7 ways to engage remote employees in company culture
By blake beus in Culture
A strong, vibrant company culture is one of the pillars of success for any business. It helps build morale, encourages teamwork, and builds a strong professional community. With the flexibility of today’s communication technology, it’s become more common for companies to hire employees who work remotely. It’s deceptively easy to neglect remote employees when it comes to building company culture since they are typically not involved with the day-to-day routines, but it’s a mistake that should absolutely be avoided. Here are seven ways that companies can keep remote employees involved and engaged with company culture.
Here are seven things that can bring remote employees more fully into the culture.
According to Blake Beus in an article for Training Journal, “By design, employee onboarding is a tool that helps to quickly engage a new hire and help them find their place in the culture of an organization.” This tool is an effective way to introduce all new hires into the culture, he continues.
This is not limited to employees who work onsite. Remote employees also benefit from an early immersion into the company culture. This helps set expectations for communication both to and from remote employees.
Utilize Face Time
There many different apps for communication that can be implemented to ensure remote workers have as much face time as they require. These same technologies are invaluable tools for updating and reinforcing company culture.
According to an article on Business News Daily, “When the whole team is working, a voice or video conference call can go a long way to encourage group collaboration.” And when remote and onsite employees collaborate culture can flourish.
Implement Team Building Sessions
Team building sessions do not need to force remote employees to meet anywhere, because that may be logistically improbable in some cases. In an article on his blog, Dr. Rick Goodman suggests to “consider hosting a webinar ‘lunch and learn’ event for your team members, allowing them to come together…and apply their minds to a topic of shared interest.”
These types of sessions encourage engagement and can promote a healthy culture between onsite and remote employees.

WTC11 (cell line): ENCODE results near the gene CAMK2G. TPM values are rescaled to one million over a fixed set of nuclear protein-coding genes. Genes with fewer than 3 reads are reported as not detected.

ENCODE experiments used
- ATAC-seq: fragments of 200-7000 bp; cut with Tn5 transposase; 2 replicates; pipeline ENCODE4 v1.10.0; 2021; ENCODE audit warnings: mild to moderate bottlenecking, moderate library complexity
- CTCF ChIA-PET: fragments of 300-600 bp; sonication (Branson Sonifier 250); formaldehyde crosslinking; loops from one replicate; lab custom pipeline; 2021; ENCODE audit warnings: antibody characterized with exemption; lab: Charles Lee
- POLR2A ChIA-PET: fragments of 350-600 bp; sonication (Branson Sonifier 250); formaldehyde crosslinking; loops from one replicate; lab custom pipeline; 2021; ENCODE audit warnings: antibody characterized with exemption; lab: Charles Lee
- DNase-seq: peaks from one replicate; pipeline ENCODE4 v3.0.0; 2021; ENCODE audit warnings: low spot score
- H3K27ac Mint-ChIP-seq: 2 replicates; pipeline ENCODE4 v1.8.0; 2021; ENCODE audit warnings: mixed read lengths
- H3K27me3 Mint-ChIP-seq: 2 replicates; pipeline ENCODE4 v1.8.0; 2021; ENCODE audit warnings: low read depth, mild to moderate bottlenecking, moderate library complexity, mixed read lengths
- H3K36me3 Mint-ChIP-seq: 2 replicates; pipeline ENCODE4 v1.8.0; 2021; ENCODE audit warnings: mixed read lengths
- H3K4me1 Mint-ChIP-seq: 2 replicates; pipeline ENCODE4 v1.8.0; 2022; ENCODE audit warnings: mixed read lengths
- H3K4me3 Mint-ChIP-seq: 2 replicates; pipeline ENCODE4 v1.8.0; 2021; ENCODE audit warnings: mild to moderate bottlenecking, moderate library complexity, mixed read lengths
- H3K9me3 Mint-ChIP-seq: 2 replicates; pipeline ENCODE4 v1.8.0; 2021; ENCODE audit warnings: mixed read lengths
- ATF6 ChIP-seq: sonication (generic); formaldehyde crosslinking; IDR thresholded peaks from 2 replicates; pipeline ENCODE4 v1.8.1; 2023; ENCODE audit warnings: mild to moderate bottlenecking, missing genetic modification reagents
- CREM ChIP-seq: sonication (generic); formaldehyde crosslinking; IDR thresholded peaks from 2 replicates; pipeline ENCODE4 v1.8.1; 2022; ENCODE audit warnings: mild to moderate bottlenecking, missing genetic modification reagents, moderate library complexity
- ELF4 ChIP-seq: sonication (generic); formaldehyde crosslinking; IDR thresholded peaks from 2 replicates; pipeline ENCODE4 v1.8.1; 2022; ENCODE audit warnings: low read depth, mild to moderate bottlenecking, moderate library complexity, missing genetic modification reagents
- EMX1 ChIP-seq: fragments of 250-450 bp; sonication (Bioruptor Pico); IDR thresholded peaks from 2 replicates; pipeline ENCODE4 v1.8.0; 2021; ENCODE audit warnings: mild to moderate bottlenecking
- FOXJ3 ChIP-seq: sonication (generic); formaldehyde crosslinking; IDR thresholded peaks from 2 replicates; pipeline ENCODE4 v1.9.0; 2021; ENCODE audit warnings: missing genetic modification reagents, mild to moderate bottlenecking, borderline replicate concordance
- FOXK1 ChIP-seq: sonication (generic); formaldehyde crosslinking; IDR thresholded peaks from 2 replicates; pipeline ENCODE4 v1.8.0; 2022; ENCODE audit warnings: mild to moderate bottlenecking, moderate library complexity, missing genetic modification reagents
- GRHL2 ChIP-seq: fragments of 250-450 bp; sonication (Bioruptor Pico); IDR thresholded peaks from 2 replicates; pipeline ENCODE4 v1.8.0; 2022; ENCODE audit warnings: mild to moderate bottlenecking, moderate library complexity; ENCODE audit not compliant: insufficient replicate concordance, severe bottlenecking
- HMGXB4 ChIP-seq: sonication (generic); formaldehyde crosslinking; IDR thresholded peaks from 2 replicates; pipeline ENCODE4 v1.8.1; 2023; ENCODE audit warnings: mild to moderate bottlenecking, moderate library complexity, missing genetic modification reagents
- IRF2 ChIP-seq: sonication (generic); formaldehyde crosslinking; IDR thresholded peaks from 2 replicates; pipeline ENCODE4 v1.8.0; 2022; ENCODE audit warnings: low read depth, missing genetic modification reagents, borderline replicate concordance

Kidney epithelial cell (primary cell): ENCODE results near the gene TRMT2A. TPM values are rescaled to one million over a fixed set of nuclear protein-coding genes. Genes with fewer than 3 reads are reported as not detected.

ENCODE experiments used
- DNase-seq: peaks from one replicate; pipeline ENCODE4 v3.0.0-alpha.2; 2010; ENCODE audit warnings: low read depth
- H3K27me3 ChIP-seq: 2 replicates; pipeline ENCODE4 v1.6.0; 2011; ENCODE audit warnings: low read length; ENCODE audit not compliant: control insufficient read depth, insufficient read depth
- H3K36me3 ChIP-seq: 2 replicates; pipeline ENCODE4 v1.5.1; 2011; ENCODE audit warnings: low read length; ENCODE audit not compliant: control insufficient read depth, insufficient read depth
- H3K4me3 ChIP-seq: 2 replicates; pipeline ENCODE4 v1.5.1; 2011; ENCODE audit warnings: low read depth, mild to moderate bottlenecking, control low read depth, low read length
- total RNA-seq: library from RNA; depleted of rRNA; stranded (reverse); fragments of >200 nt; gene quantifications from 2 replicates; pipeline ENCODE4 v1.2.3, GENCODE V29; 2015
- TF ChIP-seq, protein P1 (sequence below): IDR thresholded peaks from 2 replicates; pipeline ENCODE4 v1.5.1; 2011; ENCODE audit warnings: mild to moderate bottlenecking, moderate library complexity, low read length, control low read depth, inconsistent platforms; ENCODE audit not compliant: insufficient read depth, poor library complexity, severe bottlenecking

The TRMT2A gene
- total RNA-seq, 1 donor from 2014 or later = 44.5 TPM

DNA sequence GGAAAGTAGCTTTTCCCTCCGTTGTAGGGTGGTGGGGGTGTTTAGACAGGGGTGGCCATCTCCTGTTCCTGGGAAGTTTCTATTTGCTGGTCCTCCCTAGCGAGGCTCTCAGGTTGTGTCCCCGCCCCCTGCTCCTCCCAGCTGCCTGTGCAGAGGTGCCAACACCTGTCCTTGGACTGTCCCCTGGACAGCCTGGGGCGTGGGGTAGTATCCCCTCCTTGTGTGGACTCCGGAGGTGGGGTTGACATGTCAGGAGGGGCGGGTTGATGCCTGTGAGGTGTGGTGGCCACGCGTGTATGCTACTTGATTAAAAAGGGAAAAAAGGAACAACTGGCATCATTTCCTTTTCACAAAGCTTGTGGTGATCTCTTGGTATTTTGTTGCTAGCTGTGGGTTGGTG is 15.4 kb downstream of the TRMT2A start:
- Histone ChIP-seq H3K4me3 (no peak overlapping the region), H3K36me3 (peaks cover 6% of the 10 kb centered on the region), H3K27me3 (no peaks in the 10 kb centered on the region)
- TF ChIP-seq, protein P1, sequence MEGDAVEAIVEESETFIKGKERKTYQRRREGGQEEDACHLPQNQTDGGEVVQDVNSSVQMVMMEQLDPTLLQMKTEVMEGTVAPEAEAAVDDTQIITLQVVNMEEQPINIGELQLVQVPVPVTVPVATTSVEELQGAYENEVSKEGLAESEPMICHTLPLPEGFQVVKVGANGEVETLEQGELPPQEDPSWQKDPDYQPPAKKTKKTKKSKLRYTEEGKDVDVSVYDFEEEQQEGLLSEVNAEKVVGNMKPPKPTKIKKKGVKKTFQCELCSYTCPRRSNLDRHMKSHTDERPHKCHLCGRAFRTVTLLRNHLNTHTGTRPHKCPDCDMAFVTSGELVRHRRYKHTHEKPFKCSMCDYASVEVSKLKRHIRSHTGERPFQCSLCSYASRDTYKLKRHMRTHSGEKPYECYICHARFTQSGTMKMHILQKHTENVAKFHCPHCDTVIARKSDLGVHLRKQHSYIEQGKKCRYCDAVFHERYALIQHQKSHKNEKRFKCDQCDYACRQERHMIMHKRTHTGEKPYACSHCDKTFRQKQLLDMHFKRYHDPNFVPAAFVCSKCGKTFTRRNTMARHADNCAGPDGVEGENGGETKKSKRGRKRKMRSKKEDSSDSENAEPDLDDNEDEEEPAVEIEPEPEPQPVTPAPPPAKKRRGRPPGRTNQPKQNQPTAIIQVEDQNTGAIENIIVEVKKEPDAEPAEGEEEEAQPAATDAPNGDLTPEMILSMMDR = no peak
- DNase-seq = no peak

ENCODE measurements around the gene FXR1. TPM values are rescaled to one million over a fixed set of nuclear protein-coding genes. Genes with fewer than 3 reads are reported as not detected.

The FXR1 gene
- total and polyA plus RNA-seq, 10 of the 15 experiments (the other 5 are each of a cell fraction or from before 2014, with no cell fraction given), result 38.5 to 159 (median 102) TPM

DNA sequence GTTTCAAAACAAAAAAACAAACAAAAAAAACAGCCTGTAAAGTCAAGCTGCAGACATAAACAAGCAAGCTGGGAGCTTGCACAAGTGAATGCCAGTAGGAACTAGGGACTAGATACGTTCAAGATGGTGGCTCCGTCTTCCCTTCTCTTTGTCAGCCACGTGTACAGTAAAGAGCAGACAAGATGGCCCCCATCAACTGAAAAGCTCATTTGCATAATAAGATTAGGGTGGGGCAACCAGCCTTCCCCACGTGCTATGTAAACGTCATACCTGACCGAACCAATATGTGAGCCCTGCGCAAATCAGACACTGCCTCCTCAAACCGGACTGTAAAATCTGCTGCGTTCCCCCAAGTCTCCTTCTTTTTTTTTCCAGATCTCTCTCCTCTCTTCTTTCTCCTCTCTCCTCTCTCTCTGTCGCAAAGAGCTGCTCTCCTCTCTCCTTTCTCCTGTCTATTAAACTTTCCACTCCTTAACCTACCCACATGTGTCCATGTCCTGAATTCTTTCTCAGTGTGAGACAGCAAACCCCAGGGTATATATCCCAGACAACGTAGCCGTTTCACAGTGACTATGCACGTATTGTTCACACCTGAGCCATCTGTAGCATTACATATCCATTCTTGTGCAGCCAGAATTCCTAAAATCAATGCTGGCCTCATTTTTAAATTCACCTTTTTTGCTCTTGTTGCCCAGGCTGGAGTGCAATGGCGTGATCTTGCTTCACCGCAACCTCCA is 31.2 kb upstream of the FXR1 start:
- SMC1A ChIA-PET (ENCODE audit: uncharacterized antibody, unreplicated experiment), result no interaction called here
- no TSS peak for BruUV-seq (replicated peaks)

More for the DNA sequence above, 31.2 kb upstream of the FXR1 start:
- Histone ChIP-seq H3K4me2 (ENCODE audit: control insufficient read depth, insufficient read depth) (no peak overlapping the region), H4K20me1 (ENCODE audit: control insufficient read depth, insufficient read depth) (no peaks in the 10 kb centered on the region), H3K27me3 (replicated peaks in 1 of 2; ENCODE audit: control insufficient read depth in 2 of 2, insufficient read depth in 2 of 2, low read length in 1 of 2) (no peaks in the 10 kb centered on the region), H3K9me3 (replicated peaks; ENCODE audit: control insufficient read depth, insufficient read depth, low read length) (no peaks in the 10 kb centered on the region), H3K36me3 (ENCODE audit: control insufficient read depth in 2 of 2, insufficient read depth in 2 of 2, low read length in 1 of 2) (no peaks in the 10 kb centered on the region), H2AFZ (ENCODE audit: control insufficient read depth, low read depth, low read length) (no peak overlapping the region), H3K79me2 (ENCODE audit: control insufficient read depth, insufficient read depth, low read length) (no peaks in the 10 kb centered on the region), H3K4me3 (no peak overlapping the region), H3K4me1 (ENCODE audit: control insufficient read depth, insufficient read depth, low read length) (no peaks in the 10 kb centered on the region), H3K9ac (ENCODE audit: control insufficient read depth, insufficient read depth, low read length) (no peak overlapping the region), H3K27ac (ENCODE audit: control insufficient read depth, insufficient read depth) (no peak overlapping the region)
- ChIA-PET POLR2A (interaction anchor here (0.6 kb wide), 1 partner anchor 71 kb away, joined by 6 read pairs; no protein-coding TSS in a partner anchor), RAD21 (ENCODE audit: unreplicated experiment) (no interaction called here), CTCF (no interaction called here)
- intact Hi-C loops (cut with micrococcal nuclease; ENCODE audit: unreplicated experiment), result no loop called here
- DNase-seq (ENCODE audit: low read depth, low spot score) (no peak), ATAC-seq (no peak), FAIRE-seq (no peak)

Give Conference Call Priority
Jacob Morgan in his podcast, The Future in 5, suggests that during conference calls remote employees be given the priority to speak. This he proposes can be accomplished by not only giving them the first opportunity to speak on a subject, but allowing only them to interject when someone else is speaking.
The purpose of this practice is to encourage remote employee participation, and, as they cannot read body language because of their virtual interaction, it allows them to communicate freely. Thus, promoting their full engagement.
Encourage Water Cooler Talk
Many of the methods we have discussed encourage communication via apps and activities. Encouraging communication is one of the paramount practices that can be done to help keep remote employees engaged. With an emphasis on more communication there can be a tendency for employees to engage in Water Cooler talk.
In the past Water Cooler talk has been frowned on. However, it has been found that limited Water Cooler talk can lead to higher levels of engagement as it keeps employees from going into autopilot mode.
In the case of remote employees, having a Slack channel or text thread where they can engage in Water Cooler talk may be just the thing to keep remote employees grounded in the company culture.
Integrate Virtual Presence Physically
In an article on 6Q Blog, Miles Burke encourages companies to “be aware that social interaction is limited in a…remote team,” and that it is important to “focus on spending more time with the new employee on creating familiarity and team bonding.”
There are several ways to achieve this. They range from encouraging face time, to having a wall lined with the faces and names remote employees. In this way, remote employees are not falling to the risk of being out of sight out of mind.
Embrace Remote Culture
Some employees are more productive in the office, and some are more productive remotely. It is a fact. All employees are unique. Regarding how this relates to culture, HelpScout co-founder Nick Francis states, “When an office culture makes exceptions for remote people, rather than embracing remote culture wholeheartedly, it doesn’t work.”
It takes a little bit of effort to fully embrace remote employees into your company’s culture, but doing so is a great way to help all of your employees see that you value the work that they do.